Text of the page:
Epidemiology of rodent bites and prediction of rat infestation in New York City

James E. Childs, Sara L. McLafferty, Ramses Sadek, Gayle L. Miller, Ali S. Khan, E. Randy DuPree, Ranjan Advani, James N. Mills, Gregory E. Glass

Research output: Contribution to journalArticlepeer-review

73 Scopus citations


The authors examined the epidemiology of rodent bites occurring in New York City from 1986 through 1994 to identify factors contributing to increased probability of rodent bite and rat infestation. City blocks on which a rodent bite case had been reported (n = 415) and three control blocks per bite block, matched by borough and randomly selected, were compared according to demographic characteristics obtained from US Census data. Environmental variables were defined using a geographic information system to extract distances to areas potentially providing food or refuge for rats, such as parks. Borough-specific models of bite risk were generated by logistic regression using data collected from 1991 to 1994; risk values were then generated for all city blocks. Field surveys for signs of rat infestation conducted on 31 randomly selected blocks indicated a significant association between degree of infestation and predicted risk. Spatial analyses comparing neighboring blocks showed that blocks with bite cases were significantly clustered The models based on data from previous years correctly predicted 72 percent of 53 block addresses of rodent bite cases from 1995 as being locations of high or intermediate risk. A combination of geographic and epidemiologic analyses could help investigators identify the spatial occurrence of rat infestation over a large area and might help to focus control activities.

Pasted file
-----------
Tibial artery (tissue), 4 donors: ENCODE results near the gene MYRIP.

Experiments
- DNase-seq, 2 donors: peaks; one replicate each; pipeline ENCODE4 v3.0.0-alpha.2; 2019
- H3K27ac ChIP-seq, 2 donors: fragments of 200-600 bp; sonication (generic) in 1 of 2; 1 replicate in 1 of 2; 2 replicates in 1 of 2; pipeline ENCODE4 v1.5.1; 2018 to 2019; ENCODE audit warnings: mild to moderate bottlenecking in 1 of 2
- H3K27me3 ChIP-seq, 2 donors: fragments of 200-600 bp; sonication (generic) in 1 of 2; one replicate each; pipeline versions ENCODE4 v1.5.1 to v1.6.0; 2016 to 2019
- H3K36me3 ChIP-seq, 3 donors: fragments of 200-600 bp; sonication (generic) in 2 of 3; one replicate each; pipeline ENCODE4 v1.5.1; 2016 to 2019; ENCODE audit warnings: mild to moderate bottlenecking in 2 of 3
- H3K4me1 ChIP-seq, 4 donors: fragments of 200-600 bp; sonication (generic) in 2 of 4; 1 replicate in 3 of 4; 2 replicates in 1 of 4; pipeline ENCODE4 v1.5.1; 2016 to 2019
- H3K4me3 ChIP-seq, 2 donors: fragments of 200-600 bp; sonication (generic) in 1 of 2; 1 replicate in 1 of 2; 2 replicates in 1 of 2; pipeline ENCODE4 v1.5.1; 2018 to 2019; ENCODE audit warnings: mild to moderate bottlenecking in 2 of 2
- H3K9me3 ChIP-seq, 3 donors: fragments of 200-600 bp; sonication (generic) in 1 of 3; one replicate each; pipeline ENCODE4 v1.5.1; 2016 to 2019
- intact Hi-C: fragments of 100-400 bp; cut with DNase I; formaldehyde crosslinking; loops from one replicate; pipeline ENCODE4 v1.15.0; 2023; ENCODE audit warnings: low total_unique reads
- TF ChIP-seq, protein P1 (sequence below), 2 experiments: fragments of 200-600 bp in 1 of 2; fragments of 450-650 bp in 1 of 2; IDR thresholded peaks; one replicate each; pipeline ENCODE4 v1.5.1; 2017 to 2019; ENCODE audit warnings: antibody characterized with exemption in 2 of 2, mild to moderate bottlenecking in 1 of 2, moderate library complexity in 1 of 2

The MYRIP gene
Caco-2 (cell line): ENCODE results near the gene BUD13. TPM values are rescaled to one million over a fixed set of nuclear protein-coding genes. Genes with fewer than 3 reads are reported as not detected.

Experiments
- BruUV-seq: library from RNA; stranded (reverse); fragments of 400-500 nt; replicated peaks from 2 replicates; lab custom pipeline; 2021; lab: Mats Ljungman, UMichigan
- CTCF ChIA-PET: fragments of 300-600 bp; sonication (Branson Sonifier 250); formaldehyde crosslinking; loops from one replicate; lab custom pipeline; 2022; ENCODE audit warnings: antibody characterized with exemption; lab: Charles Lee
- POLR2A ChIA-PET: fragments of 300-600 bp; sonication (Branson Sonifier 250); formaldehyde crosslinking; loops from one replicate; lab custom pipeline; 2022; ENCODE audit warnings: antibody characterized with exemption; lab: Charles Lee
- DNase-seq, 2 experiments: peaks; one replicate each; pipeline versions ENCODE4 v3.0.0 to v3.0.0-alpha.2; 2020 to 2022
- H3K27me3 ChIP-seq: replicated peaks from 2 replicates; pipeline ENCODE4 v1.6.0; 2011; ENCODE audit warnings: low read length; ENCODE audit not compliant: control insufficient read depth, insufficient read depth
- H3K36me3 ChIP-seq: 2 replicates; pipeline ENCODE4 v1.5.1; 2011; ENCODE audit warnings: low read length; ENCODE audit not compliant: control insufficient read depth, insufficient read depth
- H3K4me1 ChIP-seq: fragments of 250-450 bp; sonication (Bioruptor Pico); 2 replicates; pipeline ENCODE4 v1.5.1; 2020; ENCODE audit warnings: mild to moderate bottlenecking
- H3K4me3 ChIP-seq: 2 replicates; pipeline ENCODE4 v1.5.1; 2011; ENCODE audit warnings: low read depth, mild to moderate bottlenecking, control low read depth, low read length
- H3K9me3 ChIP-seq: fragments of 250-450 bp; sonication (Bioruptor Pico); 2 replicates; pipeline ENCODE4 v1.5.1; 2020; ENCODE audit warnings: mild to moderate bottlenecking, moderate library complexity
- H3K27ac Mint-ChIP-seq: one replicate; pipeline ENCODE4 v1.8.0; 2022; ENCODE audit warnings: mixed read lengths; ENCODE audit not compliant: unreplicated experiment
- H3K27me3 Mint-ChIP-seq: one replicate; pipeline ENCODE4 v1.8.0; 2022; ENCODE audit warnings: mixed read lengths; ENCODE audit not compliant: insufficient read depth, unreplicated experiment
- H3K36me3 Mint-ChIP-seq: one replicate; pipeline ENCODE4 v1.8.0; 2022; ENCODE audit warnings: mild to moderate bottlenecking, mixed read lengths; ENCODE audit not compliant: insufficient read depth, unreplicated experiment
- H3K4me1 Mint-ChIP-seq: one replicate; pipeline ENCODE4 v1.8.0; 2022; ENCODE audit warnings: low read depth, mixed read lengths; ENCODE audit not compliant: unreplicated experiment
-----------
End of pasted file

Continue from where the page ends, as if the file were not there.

Original languageEnglish (US)
Pages (from-to)78-87
Number of pages10
JournalAmerican journal of epidemiology
Issue number1
StatePublished - Jul 1 1998
Externally publishedYes


  • Bites and stings
  • Geography
  • Information systems
  • Rats
  • Risk assessment
  • Rodent control
  • Urban health

ASJC Scopus subject areas

  • Epidemiology


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